Posted tagged ‘Heart in a box’

“What She Had Wanted (A Pantoum)”

August 2, 2012

What She Had Wanted  (a pantoum)

When it all came down to it,
it wasn’t her father
gave up the baby, who’d spit
at fate and daughter.

It wasn’t her father
left alone now, the shit
of fate and daughter
of misfortune, who’d sit

(left alone) in the shit
of should-have-been, the fodder
of missed fortune; who’d sit
hard, when the hook caught her

of “should.”  Had been fodder
for him, sure. Her cheek hurt
hard when the hook caught her,
connected all her fresh with dirt.

(For him, sure, her cheek.)  Hurt
even with that fist so far away
(connected not with fresh, but dirt);
still squeezed her full breasts’ sway

even with that fist.  So far away,
seemingly– what she had vaunted
squeezed still.  Full breasts weigh
upon her shoulders–all she had wanted,

seemingly.  While what she had vaunted
gave up the baby, who’d spit
upon her shoulder–all that she had wanted,
when it came down to it.


What She Had Wanted (a Pantoum)



Agh!  I wrote the above draft poem for dVerse Poets Pub “form for all” challenge posted by the wonderfully accomplished sonneteer Samuel Peralta (a/k/a Semaphore) .  The challenge is to write a pantoum, a complicated form with interlocking repeated lines (and rhymes).  I’ve posted others; and a brief article on them here (with one of my first  ones.)

I am also linking this poem to With Real Toads for their open link night.  For Real Toads, I added an audio recording (not so great) but I think a reading illuminates a poem like this since the pauses are taken in odd places.  In the light, note that all the pauses are based on punctuation and not line breaks.  (I’m a great believer in punctuation especially for things like pantoums, where it can be used to make changes in the repeated lines.) 

The wonderful picture is of a light sculpture by Jason Martin of a heart in a box (tinfoil/cardboard). 


Heart In A Box – A Simple Proposal

February 13, 2010

Heart In Box (by Jason Martin)

The photo above is a bit unusual at Valentine’s.  Typically there are boxes in the shape of hearts rather than hearts in plain old boxes.

Looking at the picture made me think about hearts that are out of the box. And that (wierdly enough) brought up the trend towards increasingly elaborate proposals of marriage.   (By elaborately planned proposals, I do not mean the scheme of Andy Bellefleur in one of the Sookie Stackhouse novels in which he enlists Sookie’s help in putting an engagement ring in a basket of fried chicken fingers.  Yes, they were greasy.)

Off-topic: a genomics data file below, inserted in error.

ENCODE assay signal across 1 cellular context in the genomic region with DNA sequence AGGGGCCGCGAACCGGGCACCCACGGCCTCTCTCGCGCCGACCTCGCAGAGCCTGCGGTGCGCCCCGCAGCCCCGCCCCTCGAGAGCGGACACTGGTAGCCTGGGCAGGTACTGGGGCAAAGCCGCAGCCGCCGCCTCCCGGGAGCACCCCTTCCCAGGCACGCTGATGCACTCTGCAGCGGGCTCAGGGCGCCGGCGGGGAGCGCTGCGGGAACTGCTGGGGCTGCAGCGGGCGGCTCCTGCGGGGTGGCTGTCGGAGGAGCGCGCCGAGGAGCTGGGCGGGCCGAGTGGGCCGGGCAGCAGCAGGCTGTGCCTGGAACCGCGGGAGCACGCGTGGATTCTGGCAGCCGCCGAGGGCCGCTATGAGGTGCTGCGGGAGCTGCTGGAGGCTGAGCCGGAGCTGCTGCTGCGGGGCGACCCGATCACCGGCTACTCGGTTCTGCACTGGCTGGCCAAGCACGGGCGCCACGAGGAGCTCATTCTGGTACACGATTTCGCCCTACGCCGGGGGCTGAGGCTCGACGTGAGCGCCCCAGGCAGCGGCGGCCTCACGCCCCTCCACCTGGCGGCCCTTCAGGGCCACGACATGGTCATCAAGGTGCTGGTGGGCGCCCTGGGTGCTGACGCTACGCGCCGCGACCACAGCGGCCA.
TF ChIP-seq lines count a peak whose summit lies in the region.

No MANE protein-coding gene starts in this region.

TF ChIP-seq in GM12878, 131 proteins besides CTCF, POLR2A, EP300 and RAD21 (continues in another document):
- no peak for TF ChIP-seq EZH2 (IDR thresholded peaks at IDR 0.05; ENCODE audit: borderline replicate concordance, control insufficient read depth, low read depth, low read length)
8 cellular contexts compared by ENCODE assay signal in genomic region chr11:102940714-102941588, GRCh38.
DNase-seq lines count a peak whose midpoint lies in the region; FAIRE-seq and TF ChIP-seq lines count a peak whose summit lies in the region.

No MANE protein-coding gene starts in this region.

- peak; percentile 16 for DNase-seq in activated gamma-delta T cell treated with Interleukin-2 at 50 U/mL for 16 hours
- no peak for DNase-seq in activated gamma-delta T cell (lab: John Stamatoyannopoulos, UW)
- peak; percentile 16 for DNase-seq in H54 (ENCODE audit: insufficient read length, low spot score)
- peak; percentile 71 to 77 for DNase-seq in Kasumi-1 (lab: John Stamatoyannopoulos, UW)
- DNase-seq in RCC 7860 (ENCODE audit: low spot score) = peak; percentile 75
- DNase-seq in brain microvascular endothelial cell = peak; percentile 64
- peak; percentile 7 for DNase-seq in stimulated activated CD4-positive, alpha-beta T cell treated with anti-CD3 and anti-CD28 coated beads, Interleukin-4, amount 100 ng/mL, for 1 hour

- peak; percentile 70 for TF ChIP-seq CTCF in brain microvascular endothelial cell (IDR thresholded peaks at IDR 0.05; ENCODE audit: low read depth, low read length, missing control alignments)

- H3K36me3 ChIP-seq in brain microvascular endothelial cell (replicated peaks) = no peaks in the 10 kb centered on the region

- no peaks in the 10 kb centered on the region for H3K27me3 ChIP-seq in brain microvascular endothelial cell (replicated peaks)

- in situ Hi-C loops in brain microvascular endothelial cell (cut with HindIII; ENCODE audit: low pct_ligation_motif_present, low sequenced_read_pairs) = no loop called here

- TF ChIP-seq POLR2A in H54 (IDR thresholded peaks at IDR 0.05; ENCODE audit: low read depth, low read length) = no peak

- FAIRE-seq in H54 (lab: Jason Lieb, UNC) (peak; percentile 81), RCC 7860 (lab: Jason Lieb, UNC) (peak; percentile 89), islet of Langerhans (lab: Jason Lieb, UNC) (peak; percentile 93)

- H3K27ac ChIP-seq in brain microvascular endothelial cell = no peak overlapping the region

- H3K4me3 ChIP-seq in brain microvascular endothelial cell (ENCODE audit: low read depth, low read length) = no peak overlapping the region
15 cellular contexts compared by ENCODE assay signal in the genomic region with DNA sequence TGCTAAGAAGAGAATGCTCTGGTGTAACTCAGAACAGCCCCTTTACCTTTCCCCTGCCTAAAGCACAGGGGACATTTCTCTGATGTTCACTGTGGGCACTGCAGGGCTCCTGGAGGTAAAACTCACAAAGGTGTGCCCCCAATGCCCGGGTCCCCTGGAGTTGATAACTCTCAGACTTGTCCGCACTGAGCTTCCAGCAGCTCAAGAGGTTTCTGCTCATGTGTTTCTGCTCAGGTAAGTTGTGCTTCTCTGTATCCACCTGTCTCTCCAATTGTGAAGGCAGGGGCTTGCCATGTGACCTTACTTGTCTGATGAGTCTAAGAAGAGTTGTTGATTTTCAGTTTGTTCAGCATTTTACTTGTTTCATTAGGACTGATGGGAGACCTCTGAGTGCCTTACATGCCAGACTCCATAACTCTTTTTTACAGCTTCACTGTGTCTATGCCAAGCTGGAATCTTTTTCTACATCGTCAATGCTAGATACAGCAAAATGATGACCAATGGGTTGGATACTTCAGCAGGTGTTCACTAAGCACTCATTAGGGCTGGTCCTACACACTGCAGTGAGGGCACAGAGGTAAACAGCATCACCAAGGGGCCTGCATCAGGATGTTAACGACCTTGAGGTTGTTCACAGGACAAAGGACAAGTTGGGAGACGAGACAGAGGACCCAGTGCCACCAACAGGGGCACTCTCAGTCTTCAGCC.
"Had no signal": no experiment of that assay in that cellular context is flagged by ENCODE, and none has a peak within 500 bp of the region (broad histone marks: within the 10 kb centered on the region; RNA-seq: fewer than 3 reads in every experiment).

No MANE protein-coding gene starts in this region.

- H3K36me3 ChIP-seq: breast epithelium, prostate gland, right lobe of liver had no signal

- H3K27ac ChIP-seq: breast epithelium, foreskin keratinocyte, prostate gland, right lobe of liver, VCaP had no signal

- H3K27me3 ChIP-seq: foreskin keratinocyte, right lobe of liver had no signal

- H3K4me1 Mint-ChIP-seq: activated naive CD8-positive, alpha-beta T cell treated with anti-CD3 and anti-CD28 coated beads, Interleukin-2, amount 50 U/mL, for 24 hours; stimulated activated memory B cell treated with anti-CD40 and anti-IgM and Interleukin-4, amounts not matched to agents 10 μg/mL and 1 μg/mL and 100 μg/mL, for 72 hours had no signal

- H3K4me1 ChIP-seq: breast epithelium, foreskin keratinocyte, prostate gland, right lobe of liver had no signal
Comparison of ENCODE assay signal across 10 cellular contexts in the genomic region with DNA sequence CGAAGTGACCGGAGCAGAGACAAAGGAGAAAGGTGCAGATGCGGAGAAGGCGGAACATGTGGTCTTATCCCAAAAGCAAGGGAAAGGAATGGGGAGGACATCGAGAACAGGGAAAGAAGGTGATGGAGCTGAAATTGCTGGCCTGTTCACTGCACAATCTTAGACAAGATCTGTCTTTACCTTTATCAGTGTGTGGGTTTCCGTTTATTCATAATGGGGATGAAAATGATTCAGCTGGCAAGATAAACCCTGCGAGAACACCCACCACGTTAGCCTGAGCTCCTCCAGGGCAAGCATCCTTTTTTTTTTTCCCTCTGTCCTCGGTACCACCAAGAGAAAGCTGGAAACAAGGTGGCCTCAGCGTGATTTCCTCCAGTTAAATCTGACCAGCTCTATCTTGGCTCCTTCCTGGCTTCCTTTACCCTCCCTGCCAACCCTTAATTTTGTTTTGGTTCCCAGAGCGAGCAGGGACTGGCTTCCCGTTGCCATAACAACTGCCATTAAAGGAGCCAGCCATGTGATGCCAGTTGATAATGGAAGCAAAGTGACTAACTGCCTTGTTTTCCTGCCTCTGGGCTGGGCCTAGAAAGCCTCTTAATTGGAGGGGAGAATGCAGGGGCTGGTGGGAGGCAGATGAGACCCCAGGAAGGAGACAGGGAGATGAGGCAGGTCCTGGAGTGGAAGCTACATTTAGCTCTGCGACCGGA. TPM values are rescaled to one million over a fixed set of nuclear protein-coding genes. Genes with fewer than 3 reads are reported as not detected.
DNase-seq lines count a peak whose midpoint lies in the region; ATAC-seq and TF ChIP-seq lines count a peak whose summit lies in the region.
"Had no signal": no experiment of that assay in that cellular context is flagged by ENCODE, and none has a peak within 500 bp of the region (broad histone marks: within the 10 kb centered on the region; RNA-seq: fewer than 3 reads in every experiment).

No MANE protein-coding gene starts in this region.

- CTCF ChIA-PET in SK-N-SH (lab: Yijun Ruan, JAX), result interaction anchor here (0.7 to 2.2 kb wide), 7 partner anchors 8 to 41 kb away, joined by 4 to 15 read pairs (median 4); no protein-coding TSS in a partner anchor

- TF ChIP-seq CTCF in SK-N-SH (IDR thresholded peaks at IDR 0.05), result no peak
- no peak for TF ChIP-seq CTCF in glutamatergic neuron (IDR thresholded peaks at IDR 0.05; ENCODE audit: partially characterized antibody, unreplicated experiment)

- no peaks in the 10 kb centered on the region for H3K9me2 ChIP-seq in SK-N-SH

I refer to the proposals that are the work of an entire business, a special “events team”.

I tend towards the spartan, but the marriage proposal business seems crazily excessive to me,  the commercialization of the personal,  the overwhelming of the heartfelt with artifice, the exchange of the truly grand for the grandiose.

I understand that people want to try to ensure the perfect moment, the perfect memory.  Perhaps they also hope that the perfect proposal will ensure the perfect marriage.  But, as two famous sages, Gautama Buddha and Mick Jagger, separately said, “You can’t always get what you want.”

Okay, okay, Buddha’s saying was more along the lines that ‘desire is the root of all suffering’, which is somewhat broader than Jagger’s pronouncement.  Buddha’s truth, after all, encompasses the idea that even if you do get what you want (such as the perfect marriage proposal), it will not ensure happiness.  (Desire and desire and desire leads to desire and desire and desire.)

Jagger’s saying, in my teenage mind, was always followed with”mumble mumble mumble…YOU GET WHAT YOU NEED,” as if basic satisfaction was a bit on the automatic, if shouted, side.

But today, when I really thought about the lyrics, and actually looked them up, I saw that they were more complex:

“You can’t always get what you want
But if you try sometimes you just might find

You get what you need.”

What does the “trying” here mean?  Or for that matter getting what you need?  Trying to get enough so that you might not get off, but at least you won’t go into withdrawal?

Maybe.  But my semi-Lutheran, semi-Buddhist, admirer-of- Mick-Jagger, self prefers to think of it as trying to find acceptance of what you already have,  trying to discover that, at least occasionally, you have enough in what is available.

Which brings me back to the heart in the box.    Creativity, memorability, glow, glimmer, really do not require so very much:  tin foil, a  discarded box, a hole cut in some white paper, a very small battery, a teeny light, darkness.

Heart In A Box (Jason Martin)